Of course, there’s also the reason of wanting a Russia-friendly buffer state against NATO expansionism to prevent a possible Western hostile action against the Russian mainland. But the reasons I’ve outlined previously is perhaps the most relevant in highlighting the problematic nature of Musk’s tweet, which inadvertently endorses the denial of the right of a people to rule their own state, and the denial of international law itself.
Musk’s tweet, while having good intentions, fails to understand why many Ukrainians continue to fight against Russia, despite mounting causalities and the destruction of its cities. To the average Ukrainian, the war isn’t just a defensive war against the Russians, but rather, it represents the fight for their nationhood to exist; to fight for their choice to choose their own futures. Musk is inadvertently advocating the denial for Ukrainians to govern their own land.
Musk’s tweet also fails to ignore the repercussions it has on how international law is treated. While the UN isn’t exactly well known for its ability to actually be useful when it’s needed the most, it does provide a useful framework on how global peace should be maintained. The UN charter prohibits the use of force against the territorial integrity or political independence of any state, which gives countries some legal leverage when it comes to the legitimacy of their border and how them choose to interact with the outside world.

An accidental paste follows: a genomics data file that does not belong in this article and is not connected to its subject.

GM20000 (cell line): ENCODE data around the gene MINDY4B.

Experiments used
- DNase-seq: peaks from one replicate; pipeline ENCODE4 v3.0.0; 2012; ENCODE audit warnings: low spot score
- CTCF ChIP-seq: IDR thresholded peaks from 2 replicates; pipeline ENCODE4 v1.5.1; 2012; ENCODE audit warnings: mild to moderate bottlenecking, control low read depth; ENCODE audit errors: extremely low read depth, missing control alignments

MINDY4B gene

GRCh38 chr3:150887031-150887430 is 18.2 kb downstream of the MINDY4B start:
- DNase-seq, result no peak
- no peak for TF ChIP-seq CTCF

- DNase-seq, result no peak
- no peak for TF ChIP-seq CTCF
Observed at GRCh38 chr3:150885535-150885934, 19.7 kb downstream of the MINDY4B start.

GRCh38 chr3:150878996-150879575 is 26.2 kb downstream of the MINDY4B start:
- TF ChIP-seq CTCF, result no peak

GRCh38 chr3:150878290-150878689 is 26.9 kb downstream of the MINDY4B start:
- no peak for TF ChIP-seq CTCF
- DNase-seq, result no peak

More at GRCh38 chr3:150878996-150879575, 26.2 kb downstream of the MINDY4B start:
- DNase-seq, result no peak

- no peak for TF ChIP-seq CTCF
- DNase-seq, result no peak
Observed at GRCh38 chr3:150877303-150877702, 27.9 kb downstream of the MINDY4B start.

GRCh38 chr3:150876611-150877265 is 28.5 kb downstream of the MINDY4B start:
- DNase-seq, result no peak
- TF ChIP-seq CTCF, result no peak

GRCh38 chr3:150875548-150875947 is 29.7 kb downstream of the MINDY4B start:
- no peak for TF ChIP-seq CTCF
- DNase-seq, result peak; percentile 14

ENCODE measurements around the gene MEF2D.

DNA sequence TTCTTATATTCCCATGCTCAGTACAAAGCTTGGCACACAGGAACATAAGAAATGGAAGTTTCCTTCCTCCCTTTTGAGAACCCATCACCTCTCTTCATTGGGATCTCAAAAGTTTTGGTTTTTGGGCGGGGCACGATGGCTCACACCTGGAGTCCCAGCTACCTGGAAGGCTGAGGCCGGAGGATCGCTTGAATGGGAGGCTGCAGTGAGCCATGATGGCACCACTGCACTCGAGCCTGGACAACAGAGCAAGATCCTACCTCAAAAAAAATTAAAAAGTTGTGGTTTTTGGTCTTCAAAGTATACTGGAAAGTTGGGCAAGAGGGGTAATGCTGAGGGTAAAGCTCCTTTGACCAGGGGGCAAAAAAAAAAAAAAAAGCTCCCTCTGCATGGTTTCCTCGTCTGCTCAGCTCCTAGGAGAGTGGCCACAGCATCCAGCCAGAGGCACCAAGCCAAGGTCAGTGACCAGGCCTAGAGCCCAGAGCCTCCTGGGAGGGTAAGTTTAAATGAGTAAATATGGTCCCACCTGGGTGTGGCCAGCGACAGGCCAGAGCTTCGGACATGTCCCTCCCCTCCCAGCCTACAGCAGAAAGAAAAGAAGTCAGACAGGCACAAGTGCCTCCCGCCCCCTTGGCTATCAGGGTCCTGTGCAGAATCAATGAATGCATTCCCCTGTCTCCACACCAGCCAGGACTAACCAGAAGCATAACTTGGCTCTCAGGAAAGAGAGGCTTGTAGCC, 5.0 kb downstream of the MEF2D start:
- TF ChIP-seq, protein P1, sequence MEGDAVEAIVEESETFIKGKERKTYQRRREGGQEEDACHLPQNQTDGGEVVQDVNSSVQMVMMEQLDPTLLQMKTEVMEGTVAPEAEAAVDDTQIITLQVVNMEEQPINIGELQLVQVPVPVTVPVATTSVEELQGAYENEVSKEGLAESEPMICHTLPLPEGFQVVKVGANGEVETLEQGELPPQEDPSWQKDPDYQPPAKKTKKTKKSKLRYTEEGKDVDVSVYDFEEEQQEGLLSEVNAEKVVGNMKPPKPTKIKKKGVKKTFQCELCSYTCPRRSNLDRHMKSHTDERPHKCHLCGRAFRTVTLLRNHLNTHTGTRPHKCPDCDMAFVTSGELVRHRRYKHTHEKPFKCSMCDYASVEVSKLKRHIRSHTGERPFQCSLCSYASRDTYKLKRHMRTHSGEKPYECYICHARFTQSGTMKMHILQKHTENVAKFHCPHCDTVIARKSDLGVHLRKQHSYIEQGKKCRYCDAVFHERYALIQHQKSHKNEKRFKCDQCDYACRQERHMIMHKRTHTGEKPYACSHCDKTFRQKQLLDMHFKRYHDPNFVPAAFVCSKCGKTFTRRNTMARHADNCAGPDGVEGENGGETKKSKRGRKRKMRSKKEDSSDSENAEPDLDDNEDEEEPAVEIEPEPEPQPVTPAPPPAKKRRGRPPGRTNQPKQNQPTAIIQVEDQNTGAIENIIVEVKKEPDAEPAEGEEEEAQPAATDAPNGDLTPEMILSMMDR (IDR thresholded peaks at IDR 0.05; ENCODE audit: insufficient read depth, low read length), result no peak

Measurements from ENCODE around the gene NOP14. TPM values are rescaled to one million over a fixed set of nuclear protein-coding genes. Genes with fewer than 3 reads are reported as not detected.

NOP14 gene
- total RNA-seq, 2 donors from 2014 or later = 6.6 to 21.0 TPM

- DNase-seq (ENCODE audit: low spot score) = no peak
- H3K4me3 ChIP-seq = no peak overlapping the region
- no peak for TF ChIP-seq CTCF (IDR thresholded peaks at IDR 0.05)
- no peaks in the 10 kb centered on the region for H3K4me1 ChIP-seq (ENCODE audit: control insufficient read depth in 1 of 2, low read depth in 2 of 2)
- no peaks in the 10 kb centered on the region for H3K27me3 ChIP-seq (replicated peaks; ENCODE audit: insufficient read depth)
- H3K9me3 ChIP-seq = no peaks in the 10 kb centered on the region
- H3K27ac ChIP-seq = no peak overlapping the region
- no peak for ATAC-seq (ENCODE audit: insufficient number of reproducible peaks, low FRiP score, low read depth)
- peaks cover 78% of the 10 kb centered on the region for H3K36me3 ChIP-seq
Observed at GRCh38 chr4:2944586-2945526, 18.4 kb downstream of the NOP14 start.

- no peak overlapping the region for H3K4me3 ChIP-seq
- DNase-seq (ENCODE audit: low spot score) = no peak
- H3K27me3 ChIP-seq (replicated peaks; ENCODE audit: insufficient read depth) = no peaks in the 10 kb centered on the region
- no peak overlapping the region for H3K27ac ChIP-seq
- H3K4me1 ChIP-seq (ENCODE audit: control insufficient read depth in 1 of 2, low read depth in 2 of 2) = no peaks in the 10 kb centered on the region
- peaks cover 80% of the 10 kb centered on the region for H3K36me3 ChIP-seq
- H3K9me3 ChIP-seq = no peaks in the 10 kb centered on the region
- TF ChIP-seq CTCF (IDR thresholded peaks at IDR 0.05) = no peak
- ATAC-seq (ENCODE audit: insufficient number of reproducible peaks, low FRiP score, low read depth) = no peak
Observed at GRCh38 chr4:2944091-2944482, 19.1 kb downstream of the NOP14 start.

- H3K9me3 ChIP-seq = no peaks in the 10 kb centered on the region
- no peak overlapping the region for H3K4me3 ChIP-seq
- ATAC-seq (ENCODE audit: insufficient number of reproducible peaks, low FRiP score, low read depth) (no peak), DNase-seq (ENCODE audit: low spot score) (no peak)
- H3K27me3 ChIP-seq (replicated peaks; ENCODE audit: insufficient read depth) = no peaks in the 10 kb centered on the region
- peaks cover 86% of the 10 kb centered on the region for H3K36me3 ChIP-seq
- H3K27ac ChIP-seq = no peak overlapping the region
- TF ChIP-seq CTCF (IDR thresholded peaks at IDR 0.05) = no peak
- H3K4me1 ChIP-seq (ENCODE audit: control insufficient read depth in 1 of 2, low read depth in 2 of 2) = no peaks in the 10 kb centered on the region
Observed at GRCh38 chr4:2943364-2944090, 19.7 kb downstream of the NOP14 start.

However, Musk’s advocation for not only to force neutrality onto Ukraine a violation of this, but the enforcement of Crimea and Donbass to remain in Russian control unless they vote to ‘join’ Ukraine. This ignores the fact that the regional elections set up by Russia to annex these regions were widely regarded to be illegal and sham elections by many observers.